Mass Revolution

A point needs to be made about the Mass. Not any “kind” of Mass in particular, like the “traditional Mass” or the Novus Ordo. Nor the language of periodic revisions or translations. Nor even the culturally adaptable modes through which the Mass engages the five senses. None of the ritual or rubrical accidentals that give form to the celebration at any point in time can completely define the eternal, ineffable mystery that every Mass is: more than a ritual — a revolution!
It’s easy to disparage the limitations of human strivings to express this mystery. The skill of musicians, the weave of vestments, the aroma of incense, the acoustics and temperature of the worship space are all part of our liturgical experiences forming fond or regrettable memories. Yet none of these — alone or in concert — are ever enough to reveal or conceal completely the sublime beauty of what we really witness at every Mass.
One of the more frequent criticisms of the Catholic Mass from those outside our fold is that we really do not know what we are doing. And there is some truth to that. The charge is that we repeat our rites and rituals as if by rote, rushing them like so many magical incantations, unaware of what we are praying — or even saying. Whatever would leave them such an impression? Those of us old enough to recall pre-conciliar Catholicism know that not all Latin Masses were examples of the dignified pace and diction due reverent worship. And, truth to tell, not all that we hear in the vernacular today is beautiful, let alone intelligible. At the very least, whatever language or rite is in use, a more prayerful attentiveness and reverence for the sacred mysteries by both celebrant and congregation might do at least something to dispel the suspicions of some critics. Yet there is more here than what we can or should do.
Old-time seminarians were once admonished that “the priest has no face” and it would behoove them to avoid any speech or gesture to distract the faithful from their sense of communion with the Most High. Today the risk may be even greater that the persona of the celebrant or (to say it kindly and catholicly) the liturgical environment might make all the difference between attracting or deterring a faith-seeker. Which brings us right to point: the Mass is the celebration of a revolutionary intervention that survives and transcends all human propensities (or threats) to diminish it.
However dignified or banal a given experience of the Mass may be, it will always be more than what we can define or control. It is, first and foremost, a divine intervention in our history, as current today as on Calvary, of which it is more than a mere memorial. The Sacrifice of a God who dies for us to pour out His life in us is the revolution that reverses the curse of Eden, personally and presently, each time we consume the Flesh and Blood of the only Son of the Father. This is heady stuff but it is nothing less than what our lapse into sin requires if death were ever to lose its grip on us. Yes, every time we celebrate Mass a revolution is going on right in our neighborhood, a gracious divine rescue mission that liberates us for Eternal Life.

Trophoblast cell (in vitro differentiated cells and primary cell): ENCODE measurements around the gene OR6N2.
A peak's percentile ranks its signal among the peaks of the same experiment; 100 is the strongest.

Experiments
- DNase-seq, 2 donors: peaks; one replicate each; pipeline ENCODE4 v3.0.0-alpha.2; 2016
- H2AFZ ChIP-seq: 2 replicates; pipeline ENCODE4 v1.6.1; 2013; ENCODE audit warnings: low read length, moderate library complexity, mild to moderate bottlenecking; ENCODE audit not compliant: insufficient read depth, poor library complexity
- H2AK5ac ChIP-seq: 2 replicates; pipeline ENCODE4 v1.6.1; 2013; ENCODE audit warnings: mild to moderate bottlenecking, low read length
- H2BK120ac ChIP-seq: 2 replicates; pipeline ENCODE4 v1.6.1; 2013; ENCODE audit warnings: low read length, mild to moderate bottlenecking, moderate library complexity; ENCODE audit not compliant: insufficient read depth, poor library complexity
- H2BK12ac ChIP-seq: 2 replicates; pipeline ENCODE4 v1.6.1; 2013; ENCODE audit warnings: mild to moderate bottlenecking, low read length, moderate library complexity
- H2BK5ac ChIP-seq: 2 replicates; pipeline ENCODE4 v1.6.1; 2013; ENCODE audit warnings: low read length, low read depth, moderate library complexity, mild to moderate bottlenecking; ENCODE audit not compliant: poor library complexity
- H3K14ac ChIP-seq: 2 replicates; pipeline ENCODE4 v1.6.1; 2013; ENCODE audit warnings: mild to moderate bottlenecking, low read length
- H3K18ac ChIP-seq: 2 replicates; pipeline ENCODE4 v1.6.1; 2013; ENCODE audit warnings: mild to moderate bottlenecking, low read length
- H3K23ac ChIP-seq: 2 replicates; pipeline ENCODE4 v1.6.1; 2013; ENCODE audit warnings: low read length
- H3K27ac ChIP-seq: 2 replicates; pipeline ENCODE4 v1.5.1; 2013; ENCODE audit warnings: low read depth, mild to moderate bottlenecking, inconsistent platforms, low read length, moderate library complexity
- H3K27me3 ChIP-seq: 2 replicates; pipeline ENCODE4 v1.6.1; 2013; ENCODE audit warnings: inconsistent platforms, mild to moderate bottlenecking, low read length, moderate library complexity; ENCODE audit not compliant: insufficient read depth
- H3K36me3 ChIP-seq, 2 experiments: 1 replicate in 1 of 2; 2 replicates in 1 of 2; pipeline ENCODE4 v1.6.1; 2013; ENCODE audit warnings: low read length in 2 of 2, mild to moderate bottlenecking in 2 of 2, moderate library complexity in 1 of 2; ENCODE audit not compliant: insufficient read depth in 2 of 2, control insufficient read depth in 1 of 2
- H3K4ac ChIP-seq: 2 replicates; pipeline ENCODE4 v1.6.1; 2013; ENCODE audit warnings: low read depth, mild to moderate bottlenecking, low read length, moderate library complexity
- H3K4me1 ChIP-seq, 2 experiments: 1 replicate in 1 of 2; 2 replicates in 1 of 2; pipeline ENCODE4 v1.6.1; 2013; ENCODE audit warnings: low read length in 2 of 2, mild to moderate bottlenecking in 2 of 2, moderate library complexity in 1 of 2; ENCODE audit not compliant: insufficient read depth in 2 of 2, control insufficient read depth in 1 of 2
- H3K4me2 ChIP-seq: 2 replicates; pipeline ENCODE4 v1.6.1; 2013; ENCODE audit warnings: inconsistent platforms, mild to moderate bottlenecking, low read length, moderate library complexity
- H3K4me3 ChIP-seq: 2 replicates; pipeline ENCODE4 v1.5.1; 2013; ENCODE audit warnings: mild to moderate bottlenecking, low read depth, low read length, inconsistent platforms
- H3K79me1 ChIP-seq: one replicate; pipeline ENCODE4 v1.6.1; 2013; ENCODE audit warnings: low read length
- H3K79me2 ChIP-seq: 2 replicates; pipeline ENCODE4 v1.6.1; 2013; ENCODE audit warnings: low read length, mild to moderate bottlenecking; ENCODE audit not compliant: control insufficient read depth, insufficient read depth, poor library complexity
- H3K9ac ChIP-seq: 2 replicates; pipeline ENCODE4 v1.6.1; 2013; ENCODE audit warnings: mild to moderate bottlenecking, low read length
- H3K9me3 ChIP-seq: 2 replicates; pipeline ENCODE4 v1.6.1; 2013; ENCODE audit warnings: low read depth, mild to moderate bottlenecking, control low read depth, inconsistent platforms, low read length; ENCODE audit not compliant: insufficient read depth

If the Mass becomes a way of complimenting (or critiquing) what we do rather than what God does for us, its revolutionary power remains but a promise. Speaking at a recent convocation on evangelization in the Diocese of Rome (June 13), Pope Benedict XVI noted how what we do and celebrate flows from who we believe Jesus really is. One reason we fail to evangelize effectively is “because Jesus is often reduced to the status of a wise man, and His divinity is diminished if not denied outright. This way of thinking makes it impossible to comprehend the radical novelty of Christianity, because if Jesus is not the only Son of the Father, then God did not enter into the history of mankind. The truth is that the incarnation is at the very heart of the Gospel.”
So what do we believe? Does the way we celebrate Mass honor what it really is?
The Mass is our faith that God has entered into our history — us, actually — and remains with us and in us. It is the very act by which God gives Himself in the broken Body and outpoured Blood of His Son, personally and presently. Calvary embraces and transforms us. Death dies. The world is changed. We live forever. That’s mighty revolutionary!